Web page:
Sunday, May 25, 2014
Sounding like Goethe on his deathbed, I handed the contractor the blueprints for what would become Sandhill and instructed, “Light. That’s what I want. As much as possible.” So the windows were broadened and lengthened in order to not simply permit, but invite as much light as possible into the rooms. With the serendipity of a southern orientation came sunrise through the bedroom windows and sunset through all the others.
I soon discovered that it wasn’t only sunlight that welcomed itself into Sandhill through all those windows, but moonlight as well. Each month, in the week the moon waxed toward full, I would go to bed each night under a slightly more silver glow and when the sphere of reflected light reached perfect roundness, the whole room shimmered. It was as though the pillows, the sheets, the comforter had all been sprinkled with sequins. As though a handful of stardust had slid down the moonbeams and scattered itself across the furniture.
Sometimes the light was liquid and poured through the panes like water from a jug or over a sluice or through a funnel, puddling on the floor and the bed linens in wading pools of pale illumination. I would lie there and listen to the silence, as full and content as the moon, and my next conscious thought would be morning.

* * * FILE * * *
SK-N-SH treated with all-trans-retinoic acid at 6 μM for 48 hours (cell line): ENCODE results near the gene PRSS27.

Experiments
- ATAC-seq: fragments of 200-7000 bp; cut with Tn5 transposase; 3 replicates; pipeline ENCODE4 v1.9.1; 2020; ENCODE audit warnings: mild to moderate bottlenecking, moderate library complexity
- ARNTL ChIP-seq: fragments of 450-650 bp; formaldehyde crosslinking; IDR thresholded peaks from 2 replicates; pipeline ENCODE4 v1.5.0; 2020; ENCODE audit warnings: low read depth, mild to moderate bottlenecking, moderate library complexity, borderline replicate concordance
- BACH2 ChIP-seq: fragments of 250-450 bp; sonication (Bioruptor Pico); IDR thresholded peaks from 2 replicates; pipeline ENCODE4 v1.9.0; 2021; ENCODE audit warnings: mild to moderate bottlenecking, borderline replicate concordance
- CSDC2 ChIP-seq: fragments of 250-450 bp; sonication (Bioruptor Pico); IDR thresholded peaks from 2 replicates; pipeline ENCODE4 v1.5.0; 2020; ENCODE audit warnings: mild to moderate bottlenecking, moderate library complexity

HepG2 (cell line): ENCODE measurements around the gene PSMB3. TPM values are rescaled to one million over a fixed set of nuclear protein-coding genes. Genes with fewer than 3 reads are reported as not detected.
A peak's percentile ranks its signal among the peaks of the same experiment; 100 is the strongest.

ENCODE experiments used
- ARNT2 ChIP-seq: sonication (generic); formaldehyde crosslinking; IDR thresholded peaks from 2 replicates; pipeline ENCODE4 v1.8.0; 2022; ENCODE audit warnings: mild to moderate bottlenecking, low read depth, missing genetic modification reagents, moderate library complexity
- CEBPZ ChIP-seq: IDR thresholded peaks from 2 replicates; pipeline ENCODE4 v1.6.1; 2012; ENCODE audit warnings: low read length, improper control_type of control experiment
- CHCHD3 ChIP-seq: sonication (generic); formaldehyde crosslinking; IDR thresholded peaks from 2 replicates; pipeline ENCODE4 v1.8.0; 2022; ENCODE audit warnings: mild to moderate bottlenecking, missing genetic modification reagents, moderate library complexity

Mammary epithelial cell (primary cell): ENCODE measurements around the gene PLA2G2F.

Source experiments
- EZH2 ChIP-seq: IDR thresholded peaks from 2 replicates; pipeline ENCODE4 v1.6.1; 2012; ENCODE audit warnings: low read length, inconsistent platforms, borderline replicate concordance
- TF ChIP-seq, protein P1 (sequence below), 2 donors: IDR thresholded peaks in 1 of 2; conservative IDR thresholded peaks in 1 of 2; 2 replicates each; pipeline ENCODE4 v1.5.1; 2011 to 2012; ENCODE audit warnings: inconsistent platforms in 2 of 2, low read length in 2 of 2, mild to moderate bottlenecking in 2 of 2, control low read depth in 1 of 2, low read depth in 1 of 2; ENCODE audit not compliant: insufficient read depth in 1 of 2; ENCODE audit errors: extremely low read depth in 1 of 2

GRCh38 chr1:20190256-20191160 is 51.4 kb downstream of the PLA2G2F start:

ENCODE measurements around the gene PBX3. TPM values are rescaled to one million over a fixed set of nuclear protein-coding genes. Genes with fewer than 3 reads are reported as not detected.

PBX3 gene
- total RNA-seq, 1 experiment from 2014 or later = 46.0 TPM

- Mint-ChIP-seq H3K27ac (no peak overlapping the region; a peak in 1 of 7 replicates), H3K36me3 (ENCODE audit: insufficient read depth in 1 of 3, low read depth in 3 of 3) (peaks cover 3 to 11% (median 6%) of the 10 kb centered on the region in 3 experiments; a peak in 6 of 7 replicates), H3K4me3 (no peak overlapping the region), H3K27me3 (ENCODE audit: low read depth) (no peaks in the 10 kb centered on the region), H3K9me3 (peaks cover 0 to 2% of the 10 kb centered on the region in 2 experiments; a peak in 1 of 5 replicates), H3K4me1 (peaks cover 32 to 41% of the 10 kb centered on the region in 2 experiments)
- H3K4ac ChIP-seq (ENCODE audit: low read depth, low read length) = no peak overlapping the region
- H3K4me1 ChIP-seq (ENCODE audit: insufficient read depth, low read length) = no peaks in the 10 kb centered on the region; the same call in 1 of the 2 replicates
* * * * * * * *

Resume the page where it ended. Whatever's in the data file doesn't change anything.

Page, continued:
For fifteen years there was not so much as a valance adorning any of the windows. I loved the suns’s play of bright and brighter overlapping each other on the floors, the strangely angled shadows projected onto the walls. I was constantly amazed that Old Linen, the paint color I’d chosen for every room, could look so completely different from morning to afternoon, from hallway to kitchen, from spring to fall.
The nakedness of my windows was both frightening and embarrassing to Grannie who finally asked me one day, “Aren’t you afraid somebody might be able to see in?” To which I responded, “If they come this far, they deserve to see something.” She was not amused.
About eight years ago, in the aftermath of three bumper car hurricanes that brought enough rain inland to require rather significant repairs, I put up blinds. Wide slatted ones. Easy to open so that I might maintain my this-is-freedom-not-
vulnerability stance, but equally easy to close in order to seal off, block out, hide from view what I’d finally admitted in what passed for adulthood could be frightening, dangerous or, at least, uncomfortable.
The result has been plenty of nights, many nights, most nights, when I couldn’t have said whether the moon was waxing or waning or whether it was, in fact, outside my bedroom window, at all.
Last week – and I can’t say exactly why last week was different –, when the moon was full, when the sky was cloudless, when the memory of moonlight shining through my window sprang up like a craving, I turned off the lamp and opened the blinds. I got into bed and lay very still, waiting to feel the shimmer, waiting to hear the silence.
Across the room, on top of the chest of drawers, I could make out the silhouettes of photos, books, an hourglass. People, words, time. Their sharp edges were softened in the pale moon breath, dulled beyond any capacity to worry or wound. I had forgotten what moonlight can do to edges. I had forgotten what moonlight does to me.